Arts in The United States - Eighteenth Century

Eighteenth Century

After the Declaration of Independence in 1776, which marked the official beginning of the American national identity, the new nation needed a history, and part of that history would be expressed visually. Most of early American art (from the late 18th century through the early 19th century) consists of history painting and especially portraits. As in Colonial America, many of the painters who specialized in portraits were essentially self-taught; notable among them are Joseph Badger, John Brewster, Jr., and William Jennys. The young nation's artists generally emulated the style of British art, which they knew through prints and the paintings of English-trained immigrants such as John Smibert (1688–1751) and John Wollaston (active 1742–75). Robert Feke (1707–52), an untrained painter of the colonial period, achieved a sophisticated style based on Smibert's example. Charles Willson Peale, who gained much of his earliest art training by studying Smibert's copies of European paintings, painted portraits of many of the important figures of the American Revolution. Peale's younger brother James Peale and four of Peale's sons—Raphaelle Peale, Rembrandt Peale, Rubens Peale and Titian Peale—were also artists. Painters such as Gilbert Stuart made portraits of the newly elected government officials, which became iconic after being reproduced on various U.S. Postage stamps of the 19th century and early 20th century, while John Singleton Copley painted emblematic portraits for the increasingly prosperous merchant class, including a portrait of Paul Revere (ca. 1768–70). The original version of his most famous painting, Watson and the Shark (1778), is in the collection of The National Gallery of Art while there is another version in the Boston Museum of Fine Arts and a third version in the Detroit Institute of Arts. Benjamin West painted portraits as well as history paintings of the French and Indian War. West also worked in London where many American artists studied under him, including Washington Allston, Ralph Earl, James Earl, Samuel Morse, Charles Willson Peale, Rembrandt Peale, Gilbert Stuart, John Trumbull, Mather Brown, Edward Savage and Thomas Sully. John Trumbull painted large battle scenes of the Revolutionary War. When landscape was painted it was most often done to show how much property a subject owned, or as a picturesque background for a portrait.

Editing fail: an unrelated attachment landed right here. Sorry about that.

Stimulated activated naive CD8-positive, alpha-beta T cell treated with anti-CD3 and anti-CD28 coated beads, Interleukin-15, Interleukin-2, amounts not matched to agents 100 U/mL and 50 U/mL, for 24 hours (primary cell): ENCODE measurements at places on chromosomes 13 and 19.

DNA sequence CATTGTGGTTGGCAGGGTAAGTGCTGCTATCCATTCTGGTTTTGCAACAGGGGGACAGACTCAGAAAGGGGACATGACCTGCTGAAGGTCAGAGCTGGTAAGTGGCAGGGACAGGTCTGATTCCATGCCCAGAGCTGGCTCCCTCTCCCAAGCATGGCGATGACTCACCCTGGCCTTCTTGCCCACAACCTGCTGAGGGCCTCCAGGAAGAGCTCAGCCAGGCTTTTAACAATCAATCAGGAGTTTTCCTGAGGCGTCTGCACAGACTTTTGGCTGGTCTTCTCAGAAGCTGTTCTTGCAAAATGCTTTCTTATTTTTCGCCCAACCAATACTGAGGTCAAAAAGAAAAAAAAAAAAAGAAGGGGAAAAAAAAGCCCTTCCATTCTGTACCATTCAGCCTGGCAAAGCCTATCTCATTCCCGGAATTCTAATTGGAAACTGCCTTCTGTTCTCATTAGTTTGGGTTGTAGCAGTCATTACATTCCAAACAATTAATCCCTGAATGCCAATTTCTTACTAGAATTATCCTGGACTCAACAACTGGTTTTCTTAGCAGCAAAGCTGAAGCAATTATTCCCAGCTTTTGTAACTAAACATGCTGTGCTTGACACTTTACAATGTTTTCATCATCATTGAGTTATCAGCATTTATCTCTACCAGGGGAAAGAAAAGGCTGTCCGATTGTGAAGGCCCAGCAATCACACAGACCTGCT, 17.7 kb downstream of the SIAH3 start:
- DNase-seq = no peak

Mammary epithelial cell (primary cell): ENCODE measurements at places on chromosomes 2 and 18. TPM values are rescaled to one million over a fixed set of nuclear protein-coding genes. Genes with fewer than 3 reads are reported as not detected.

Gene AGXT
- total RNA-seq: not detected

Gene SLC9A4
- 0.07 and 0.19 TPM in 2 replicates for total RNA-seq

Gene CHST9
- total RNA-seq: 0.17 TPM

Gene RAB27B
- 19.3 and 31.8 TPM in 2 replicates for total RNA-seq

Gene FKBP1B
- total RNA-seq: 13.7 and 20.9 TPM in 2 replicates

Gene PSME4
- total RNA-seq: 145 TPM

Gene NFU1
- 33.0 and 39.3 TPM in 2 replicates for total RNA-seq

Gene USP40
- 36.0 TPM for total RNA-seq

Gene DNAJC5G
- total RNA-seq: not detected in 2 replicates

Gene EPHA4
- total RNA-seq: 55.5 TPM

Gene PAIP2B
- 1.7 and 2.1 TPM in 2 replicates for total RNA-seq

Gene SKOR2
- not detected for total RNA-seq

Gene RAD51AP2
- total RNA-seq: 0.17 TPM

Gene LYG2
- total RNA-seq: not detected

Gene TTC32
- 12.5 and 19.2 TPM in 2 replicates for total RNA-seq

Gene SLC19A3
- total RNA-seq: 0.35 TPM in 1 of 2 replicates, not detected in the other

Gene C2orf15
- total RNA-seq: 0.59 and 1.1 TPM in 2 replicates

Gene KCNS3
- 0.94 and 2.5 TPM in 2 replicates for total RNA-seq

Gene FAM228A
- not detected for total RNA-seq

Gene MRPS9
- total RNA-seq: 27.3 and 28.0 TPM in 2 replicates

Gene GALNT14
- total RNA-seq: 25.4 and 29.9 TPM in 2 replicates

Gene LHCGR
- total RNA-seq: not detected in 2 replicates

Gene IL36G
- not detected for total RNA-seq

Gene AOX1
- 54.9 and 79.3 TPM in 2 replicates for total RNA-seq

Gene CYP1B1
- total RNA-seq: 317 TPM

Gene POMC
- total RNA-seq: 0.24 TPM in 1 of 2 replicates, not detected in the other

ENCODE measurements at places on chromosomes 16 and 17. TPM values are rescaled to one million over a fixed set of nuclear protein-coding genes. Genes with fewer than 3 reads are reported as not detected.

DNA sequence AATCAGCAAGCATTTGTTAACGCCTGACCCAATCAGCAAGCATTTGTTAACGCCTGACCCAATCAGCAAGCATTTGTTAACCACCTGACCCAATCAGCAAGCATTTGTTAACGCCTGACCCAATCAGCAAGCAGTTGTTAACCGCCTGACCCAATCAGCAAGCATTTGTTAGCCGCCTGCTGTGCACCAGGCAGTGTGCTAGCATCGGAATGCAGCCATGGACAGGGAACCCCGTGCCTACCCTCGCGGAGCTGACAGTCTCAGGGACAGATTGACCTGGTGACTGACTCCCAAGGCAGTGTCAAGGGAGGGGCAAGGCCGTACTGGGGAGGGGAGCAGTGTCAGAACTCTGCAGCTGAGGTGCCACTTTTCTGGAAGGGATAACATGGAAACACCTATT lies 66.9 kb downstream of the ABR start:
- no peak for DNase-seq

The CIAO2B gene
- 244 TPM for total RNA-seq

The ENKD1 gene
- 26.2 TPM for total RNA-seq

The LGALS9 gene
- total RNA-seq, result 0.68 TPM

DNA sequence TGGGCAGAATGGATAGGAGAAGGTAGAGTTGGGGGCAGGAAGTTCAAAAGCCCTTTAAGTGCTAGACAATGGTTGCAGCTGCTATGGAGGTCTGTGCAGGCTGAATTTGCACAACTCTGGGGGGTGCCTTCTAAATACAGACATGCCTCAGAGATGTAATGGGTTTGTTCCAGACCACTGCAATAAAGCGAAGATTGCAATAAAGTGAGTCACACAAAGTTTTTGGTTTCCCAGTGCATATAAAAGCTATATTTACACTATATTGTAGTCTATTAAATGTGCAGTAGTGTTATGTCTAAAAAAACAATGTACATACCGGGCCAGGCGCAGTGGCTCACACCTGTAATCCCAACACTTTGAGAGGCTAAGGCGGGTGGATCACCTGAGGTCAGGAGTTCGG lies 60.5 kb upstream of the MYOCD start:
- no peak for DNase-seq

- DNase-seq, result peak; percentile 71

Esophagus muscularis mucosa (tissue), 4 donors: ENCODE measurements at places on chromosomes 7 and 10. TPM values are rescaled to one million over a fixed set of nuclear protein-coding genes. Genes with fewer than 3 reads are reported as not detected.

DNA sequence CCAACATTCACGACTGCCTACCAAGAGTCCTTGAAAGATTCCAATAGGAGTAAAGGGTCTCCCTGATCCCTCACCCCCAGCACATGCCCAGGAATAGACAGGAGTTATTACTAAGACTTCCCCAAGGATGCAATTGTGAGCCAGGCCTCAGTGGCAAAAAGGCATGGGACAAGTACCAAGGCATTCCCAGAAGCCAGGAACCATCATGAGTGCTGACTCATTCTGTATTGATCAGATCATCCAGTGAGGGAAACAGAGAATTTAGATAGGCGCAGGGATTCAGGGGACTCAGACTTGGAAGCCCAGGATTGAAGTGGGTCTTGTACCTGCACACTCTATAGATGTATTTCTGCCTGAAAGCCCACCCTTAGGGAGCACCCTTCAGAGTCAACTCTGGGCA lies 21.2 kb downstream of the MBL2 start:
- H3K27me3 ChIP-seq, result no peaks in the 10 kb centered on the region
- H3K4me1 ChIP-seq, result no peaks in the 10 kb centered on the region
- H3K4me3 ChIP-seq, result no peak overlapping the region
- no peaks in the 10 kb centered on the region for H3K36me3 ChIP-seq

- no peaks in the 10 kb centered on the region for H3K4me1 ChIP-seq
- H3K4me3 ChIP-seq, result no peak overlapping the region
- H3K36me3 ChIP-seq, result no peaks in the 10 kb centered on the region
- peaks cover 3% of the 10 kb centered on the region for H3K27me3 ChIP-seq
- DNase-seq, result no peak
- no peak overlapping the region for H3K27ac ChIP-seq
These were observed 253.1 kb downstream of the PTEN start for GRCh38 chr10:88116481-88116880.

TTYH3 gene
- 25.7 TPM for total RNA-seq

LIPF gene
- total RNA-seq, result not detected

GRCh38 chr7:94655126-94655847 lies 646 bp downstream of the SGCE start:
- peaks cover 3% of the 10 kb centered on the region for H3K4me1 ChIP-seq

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Famous quotes related to eighteenth century:

    F.R. Leavis’s ‘eat up your broccoli’ approach to fiction emphasises this junkfood/wholefood dichotomy. If reading a novel—for the eighteenth century reader, the most frivolous of diversions—did not, by the middle of the twentieth century, make you a better person in some way, then you might as well flush the offending volume down the toilet, which was by far the best place for the undigested excreta of dubious nourishment.
    Angela Carter (1940–1992)

    Our age is pre-eminently the age of sympathy, as the eighteenth century was the age of reason. Our ideal men and women are they, whose sympathies have had the widest culture, whose aims do not end with self, whose philanthropy, though centrifugal, reaches around the globe.
    Frances E. Willard 1839–1898, U.S. president of the Women’s Christian Temperance Union 1879-1891, author, activist. The Woman’s Magazine, pp. 137-40 (January 1887)